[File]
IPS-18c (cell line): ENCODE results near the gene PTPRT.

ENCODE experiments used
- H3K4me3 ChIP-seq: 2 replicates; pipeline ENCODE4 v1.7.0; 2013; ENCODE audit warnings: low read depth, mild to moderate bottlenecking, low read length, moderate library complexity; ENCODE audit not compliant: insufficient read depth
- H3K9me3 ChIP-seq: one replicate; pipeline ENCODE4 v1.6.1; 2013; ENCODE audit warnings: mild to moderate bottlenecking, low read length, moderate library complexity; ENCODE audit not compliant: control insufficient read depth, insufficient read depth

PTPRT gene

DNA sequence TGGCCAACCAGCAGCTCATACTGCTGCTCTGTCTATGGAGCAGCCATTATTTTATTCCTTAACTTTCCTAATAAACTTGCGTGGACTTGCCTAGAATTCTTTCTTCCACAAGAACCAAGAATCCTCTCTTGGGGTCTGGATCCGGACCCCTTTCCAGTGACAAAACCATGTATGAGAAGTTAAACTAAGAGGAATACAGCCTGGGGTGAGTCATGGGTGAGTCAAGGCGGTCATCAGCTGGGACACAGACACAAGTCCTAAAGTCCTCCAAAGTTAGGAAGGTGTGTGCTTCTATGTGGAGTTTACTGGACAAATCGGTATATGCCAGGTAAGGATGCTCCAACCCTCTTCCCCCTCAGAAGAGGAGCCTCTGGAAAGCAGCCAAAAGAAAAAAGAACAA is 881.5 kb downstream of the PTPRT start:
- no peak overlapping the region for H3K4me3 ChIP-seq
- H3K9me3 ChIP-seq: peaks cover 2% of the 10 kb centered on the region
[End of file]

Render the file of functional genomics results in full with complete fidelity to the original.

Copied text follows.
IPS-18c (cell line): ENCODE results near the gene PTPRT.

ENCODE experiments used
- H3K4me3 ChIP-seq: 2 replicates; pipeline ENCODE4 v1.7.0; 2013; ENCODE audit warnings: low read depth, mild to moderate bottlenecking, low read length, moderate library complexity; ENCODE audit not compliant: insufficient read depth
- H3K9me3 ChIP-seq: one replicate; pipeline ENCODE4 v1.6.1; 2013; ENCODE audit warnings: mild to moderate bottlenecking, low read length, moderate library complexity; ENCODE audit not compliant: control insufficient read depth, insufficient read depth

PTPRT gene

DNA sequence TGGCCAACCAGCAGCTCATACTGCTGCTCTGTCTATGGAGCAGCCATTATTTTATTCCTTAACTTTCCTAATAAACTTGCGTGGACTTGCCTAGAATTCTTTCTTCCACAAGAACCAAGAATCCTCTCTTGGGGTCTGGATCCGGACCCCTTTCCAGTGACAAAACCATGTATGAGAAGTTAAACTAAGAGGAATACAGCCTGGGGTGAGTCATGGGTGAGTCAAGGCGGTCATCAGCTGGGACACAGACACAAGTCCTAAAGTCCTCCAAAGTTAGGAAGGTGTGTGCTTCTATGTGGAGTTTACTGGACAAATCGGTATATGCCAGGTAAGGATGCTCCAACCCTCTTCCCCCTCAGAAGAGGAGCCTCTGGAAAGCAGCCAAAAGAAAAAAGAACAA is 881.5 kb downstream of the PTPRT start:
- no peak overlapping the region for H3K4me3 ChIP-seq
- H3K9me3 ChIP-seq: peaks cover 2% of the 10 kb centered on the region